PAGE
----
19. Christ Died for Our Hearts
The human heart lives by its sympathies and affections. In the day that will try every man's works how much we bow will not come in for much consideration. What and whom we have loved will be about all that matters then. For this reason we can never give too great care to the condition of our inner lives.
The vital place of the moral sympathies in human character has not in recent times received from our religious teachers the attention it deserves. We are only now emerging from a long ice age during which an undue emphasis was laid upon objective truth at the expense of subjective experience. The climate in evangelical circles was definitely chilly. We tirade the serious mistake of taking each other as Criteria against which to judge our spiritual lives instead of comparing notes with Bible saints and with the superior lovers of God whose devotional works and inspired hymns linger like a holy fragrance long after they themselves have left this earthly scene.
The reason back of this huge error is not hard to discover. The movement toward objective truth and away from religious emotion was in reality a retreat from fanaticism. Bible-loving Christians half a century ago were repulsed by certain gross manifestations of religious flesh on the part of some of the very ones who laid claim to the most exalted spiritual experiences, and as a result fled from wild fire to deep freeze. Bible teachers became afraid to admit the validity of the religious sympathies. The text became the test of orthodoxy, and Fundamentalism, the most influential school of evangelical Christianity, went over to textualism. The inner life was neglected in a constant preoccupation with the "truth," and truth was interpreted to mean doctrinal truth only. No other meaning of the word was allowed. Objectivism had won, The human heart cowered in its cold cellar, ashamed to show its face.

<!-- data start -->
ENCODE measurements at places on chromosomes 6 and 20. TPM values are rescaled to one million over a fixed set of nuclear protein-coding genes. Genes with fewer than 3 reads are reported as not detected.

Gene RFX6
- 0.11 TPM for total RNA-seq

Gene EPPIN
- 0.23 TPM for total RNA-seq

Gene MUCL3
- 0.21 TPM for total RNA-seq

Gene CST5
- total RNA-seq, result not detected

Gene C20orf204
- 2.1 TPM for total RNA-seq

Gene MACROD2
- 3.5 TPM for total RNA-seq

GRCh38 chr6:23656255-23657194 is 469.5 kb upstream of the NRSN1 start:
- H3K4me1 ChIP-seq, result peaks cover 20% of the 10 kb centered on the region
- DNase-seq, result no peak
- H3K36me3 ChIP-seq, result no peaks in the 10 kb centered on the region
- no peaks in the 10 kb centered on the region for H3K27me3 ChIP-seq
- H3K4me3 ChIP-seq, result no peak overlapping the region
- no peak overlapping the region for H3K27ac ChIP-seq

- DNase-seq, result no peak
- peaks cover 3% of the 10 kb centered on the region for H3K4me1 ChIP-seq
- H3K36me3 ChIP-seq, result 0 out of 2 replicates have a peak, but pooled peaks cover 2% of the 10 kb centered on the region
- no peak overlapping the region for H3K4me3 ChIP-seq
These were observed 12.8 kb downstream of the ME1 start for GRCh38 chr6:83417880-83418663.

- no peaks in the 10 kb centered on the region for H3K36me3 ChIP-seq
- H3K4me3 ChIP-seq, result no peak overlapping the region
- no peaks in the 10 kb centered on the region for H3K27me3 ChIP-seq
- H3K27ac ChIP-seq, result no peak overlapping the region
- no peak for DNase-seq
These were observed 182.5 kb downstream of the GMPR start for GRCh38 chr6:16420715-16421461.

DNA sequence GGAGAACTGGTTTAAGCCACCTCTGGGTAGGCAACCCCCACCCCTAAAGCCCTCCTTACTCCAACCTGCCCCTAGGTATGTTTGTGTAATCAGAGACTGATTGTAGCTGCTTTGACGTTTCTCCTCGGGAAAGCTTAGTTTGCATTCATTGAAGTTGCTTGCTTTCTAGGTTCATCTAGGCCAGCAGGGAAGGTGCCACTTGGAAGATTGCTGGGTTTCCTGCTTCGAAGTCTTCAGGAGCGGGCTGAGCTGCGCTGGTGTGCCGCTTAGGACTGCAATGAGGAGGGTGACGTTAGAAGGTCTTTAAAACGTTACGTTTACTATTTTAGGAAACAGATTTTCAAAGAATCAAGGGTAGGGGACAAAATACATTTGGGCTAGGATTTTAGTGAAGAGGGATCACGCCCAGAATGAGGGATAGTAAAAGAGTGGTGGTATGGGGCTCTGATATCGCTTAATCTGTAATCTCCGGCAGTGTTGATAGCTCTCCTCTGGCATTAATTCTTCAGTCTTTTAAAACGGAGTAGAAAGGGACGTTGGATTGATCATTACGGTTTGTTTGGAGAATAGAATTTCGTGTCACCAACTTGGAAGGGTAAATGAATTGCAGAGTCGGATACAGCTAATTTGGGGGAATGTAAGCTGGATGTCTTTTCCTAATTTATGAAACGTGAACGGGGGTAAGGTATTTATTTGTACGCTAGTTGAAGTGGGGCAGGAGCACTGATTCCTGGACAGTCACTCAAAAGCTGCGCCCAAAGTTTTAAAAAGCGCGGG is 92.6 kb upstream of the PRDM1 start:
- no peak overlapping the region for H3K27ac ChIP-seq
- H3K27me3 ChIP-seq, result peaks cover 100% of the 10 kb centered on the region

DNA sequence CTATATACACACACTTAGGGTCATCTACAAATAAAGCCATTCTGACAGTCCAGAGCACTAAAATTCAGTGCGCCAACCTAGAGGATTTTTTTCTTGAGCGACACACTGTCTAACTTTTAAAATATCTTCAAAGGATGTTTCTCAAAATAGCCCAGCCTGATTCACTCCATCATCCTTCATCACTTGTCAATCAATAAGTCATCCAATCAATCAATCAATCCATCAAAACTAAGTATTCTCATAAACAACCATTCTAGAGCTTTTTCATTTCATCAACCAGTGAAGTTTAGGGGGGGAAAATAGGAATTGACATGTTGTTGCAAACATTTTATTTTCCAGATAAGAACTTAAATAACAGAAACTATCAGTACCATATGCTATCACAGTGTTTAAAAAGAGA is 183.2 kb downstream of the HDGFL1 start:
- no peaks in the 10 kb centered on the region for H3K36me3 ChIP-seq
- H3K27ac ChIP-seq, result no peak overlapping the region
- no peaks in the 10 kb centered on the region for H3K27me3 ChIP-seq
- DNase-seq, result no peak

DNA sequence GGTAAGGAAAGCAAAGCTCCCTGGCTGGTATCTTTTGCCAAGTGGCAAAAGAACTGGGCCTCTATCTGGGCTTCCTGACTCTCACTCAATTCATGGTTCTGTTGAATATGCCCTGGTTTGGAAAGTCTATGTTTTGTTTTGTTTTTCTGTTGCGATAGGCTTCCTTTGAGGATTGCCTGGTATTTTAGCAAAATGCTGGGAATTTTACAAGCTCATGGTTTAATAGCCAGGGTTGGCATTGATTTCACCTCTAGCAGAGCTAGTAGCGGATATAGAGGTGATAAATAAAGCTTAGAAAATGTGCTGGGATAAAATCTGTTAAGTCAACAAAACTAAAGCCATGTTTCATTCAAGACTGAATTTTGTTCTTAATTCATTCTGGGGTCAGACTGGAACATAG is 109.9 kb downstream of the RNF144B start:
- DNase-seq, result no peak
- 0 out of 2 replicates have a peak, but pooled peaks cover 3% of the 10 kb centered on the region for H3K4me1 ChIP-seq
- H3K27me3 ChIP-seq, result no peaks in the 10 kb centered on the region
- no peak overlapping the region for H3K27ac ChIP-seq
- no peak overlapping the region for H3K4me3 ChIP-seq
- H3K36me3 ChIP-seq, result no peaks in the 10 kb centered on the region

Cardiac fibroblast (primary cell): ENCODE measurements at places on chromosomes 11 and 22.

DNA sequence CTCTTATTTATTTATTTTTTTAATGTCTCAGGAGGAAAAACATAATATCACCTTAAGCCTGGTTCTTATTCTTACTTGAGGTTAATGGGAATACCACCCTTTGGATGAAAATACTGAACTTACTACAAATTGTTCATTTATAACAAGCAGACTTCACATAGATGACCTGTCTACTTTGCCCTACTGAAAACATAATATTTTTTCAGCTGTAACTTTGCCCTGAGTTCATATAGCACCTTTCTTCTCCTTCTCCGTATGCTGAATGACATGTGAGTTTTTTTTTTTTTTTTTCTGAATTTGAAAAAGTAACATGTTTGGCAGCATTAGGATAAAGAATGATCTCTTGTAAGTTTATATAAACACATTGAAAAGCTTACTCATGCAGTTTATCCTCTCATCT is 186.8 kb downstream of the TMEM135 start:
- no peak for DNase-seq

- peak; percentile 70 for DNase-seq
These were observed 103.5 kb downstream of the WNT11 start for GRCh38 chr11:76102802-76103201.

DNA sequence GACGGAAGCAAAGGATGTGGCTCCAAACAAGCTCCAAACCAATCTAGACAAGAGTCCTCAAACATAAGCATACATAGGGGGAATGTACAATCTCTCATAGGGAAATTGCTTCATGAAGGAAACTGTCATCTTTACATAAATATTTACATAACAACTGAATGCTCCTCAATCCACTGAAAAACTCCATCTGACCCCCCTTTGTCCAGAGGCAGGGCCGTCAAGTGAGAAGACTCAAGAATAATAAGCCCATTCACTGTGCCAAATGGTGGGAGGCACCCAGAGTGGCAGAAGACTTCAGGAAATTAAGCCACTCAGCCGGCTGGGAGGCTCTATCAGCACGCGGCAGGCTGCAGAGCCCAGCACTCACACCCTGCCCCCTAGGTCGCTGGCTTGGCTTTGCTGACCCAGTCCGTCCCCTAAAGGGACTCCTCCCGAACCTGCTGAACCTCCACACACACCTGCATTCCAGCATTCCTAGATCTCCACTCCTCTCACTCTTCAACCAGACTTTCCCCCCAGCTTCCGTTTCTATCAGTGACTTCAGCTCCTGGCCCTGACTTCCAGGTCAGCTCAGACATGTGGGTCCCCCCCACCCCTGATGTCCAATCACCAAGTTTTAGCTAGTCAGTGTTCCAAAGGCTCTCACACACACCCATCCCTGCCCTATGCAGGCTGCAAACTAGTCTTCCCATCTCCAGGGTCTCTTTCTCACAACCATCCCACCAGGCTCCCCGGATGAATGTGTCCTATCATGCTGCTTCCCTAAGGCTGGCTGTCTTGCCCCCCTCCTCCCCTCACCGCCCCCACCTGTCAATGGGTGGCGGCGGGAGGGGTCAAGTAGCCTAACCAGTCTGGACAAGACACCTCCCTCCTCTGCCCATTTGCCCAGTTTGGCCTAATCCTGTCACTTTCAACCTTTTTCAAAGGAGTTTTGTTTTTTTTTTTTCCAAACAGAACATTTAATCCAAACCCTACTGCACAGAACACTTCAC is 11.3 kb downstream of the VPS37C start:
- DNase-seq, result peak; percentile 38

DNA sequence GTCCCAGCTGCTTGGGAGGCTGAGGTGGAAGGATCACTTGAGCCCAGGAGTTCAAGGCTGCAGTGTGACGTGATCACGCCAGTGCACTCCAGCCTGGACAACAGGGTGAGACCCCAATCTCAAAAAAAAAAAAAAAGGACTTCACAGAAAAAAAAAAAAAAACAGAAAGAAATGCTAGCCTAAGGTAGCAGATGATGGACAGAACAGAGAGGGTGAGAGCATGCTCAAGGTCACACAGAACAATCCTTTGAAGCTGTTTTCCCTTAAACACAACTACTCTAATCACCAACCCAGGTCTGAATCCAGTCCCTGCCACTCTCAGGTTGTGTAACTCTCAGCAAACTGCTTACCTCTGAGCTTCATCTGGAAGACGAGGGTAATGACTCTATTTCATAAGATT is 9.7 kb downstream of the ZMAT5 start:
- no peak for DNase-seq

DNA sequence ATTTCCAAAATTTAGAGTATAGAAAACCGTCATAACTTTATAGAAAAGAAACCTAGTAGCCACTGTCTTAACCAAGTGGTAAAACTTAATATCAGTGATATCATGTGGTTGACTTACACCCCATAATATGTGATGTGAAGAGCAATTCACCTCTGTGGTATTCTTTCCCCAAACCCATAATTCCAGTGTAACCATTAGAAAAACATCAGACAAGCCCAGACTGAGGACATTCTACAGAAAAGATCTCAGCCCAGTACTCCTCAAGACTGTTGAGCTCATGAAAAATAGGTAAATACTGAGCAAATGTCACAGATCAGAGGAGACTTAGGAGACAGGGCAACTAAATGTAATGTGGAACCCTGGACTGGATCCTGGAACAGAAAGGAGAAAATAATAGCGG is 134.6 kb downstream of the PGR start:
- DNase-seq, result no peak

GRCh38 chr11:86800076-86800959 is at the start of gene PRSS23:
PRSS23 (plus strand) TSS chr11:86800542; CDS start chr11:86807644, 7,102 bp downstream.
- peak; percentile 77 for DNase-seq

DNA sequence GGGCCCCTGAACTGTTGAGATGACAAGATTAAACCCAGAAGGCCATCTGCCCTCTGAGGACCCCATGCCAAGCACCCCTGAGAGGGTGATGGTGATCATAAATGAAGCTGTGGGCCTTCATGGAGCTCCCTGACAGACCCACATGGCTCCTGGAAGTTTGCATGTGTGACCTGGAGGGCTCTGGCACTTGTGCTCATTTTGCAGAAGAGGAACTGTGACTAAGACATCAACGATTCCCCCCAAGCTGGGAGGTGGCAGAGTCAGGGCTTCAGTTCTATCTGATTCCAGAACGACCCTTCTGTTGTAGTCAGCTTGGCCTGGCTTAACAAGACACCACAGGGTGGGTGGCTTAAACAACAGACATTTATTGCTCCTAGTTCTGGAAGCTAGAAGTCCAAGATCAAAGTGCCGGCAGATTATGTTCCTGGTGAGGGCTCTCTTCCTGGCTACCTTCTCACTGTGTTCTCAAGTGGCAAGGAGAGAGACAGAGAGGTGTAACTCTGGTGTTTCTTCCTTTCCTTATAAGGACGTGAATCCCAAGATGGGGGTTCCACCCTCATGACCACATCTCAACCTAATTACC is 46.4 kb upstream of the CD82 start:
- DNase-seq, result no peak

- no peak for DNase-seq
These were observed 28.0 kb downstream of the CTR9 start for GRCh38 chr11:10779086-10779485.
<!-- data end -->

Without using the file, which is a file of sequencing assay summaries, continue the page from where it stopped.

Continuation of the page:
As might have been foreseen, this resulted in a steady decline in the quality of Christian worship on the one hand and, on the other, the rise of religious entertainment as a source of mental pleasure. Wise leaders should have known that the human heart cannot exist in a vacuum. If men do not have joy in their hearts they will seek it somewhere else. If Christians are forbidden to enjoy the wine of the Spirit they will turn to the wine of the flesh for enjoyment. And that is exactly what fundamental Christianity (as well as the so- called "full gospel" groups) has done in the last quarter century. God's people have turned to the amusements of the world to try to squeeze a bit of juice out of them for the relief of their dry and joyless hearts. "Gospel" boogie singing now furnishes for many persons the only religious joy they know. Others wipe their eyes tenderly over "gospel" movies, and a countless number of amusements flourish everywhere, paid for by the consecrated tithes of persons who ought to know better. Our teachers took away our right to be happy in God and the human heart wreaked its terrible vengeance by going on a fleshly binge from which the evangelical Church will not soon recover, if indeed it ever does. For multitudes of professed Christians today the Holy Spirit is not a necessity. They have learned to cheer their hearts and warm their hands at other fires. And scores of publishers and various grades of "producers" are waxing fat on their delinquency.
The human heart with its divine capacity for holy pleasure must no longer be allowed to remain the victim of fear and bad teaching. Christ died for our hearts and the Holy Spirit wants to come and satisfy them.
Let us emulate Isaac and open again the wells our fathers digged and which have been stopped up by the enemy. The waters are there, cool, sweet and satisfying. They will spring up again at the touch of the honest spade.
Who will start digging?
From The Root of the Righteous by A. W. Tozer. Lightly updated to the language of the 21st century by D. N. Pham. (c) 2012.
Reach for the Calling Creator
Root of the Righteous - A.W. Tozer
ON THE BOOK SHELF
May your calling be the best.